Did he tell you how he got started in the dogs? Yes, he told me one time that he stole his very first dog from an Irish saloon keeper and when he got home with the dog he broke it’s front legs because he wanted a dog that was toed in. He was just 8 or 9 years old at the time. Pete Sparks one time put on the cover of his magazine that Corvino stole his first dog and that he stole the show ever since. Pete Sparks had a real good magazine in those days called Your Friend and Mine. Pete only matched one dog in his life. He was not a dogfighter, but he was a breeder and a publicist. He was also basically a Colby breeder and I hear his dogs are doing pretty good these days, even better than in the old days. Joe told me that Con Feely was a good dogman, very hard to beat. A real dogfighter that I believe was born in Ireland. The same goes for the Farmer brothers. They, too, were Irish and very, very tough competition. In those days around that turn of the century, Chicago was the hotbed for fighting dogs because of all the good dogmen that came from Ireland. They were the ones that brought the dogs with them when they came from Europe to this country. Up until those days the dog game was an Irish sport and don’t let anybody tell you different! Joe started with dogs from Feely bloodline and he also got dogs from Jack Williams from Colorado. Not from the Williams from Oklahoma, but from Colorado. These dogs were from Bruce’s LADY LOU and TURK and they too were basically Feely’s blood. Joe also got dogs from a man named Cunningham who was from Southern Illinois. He also got dogs from Menefee and from Tudor. Joe knew a lot of people and he traveled a lot. Like I said before, he knew Colby and I’ve just showed you some letters that proved to you the kind of relationship they had.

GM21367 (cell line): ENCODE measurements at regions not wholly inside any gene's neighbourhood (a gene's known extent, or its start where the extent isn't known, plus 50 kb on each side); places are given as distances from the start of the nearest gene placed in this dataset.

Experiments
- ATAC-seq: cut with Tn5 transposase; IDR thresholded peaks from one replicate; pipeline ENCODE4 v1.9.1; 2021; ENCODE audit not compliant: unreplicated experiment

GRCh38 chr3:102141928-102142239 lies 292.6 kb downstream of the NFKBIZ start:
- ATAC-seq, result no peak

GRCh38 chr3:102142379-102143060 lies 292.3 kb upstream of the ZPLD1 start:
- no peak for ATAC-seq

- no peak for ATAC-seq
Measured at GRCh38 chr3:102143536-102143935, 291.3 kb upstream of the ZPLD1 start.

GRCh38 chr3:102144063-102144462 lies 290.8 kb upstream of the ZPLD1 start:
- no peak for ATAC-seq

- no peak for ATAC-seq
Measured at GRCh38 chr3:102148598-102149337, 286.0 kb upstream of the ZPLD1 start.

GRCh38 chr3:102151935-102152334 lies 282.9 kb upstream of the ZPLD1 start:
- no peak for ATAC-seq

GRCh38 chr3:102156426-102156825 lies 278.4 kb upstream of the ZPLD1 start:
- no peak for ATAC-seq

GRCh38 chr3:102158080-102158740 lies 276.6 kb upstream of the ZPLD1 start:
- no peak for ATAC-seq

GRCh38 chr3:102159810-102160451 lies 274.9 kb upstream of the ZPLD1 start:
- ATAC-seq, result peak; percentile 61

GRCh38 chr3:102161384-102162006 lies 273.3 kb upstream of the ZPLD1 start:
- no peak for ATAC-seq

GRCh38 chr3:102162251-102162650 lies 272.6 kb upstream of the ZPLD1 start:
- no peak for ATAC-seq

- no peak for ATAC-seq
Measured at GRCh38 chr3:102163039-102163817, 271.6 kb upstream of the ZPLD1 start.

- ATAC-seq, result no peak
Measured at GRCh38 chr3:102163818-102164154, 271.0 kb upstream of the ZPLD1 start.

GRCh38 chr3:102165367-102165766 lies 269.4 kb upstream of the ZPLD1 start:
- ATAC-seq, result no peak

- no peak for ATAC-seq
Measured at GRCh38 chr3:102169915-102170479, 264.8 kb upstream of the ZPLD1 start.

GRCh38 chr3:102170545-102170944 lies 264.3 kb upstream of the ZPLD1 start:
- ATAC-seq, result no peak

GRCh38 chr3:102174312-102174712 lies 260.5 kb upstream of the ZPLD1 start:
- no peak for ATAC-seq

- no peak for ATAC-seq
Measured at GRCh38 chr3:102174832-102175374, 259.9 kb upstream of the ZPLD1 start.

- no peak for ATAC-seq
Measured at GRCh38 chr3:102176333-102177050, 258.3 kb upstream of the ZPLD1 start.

What were the best combinations that Joe ever made? I would say the Feely-Menefee crosses. That’s what basically produced Trahan’s RASCAL and DIBO. You see, Joe didn’t breed as close as people think he did. He would breed similar breed males to outcross bitches and breed that together. But, he always said; “These dogs are goofy enough already.” Joe was a devoted game freak. He didn’t like anything more than a deep game dog that would fight the head. That was his belief and that is what I’ve been taught. A dog that will stay on the face or the ear and keep himself out of trouble. Joe didn’t like a stifle dog. He always said that a dog that would go to the back-end was running away from the action, and that he would go to the stifles because there is no teeth there. Joe really liked the smart head master and so do I.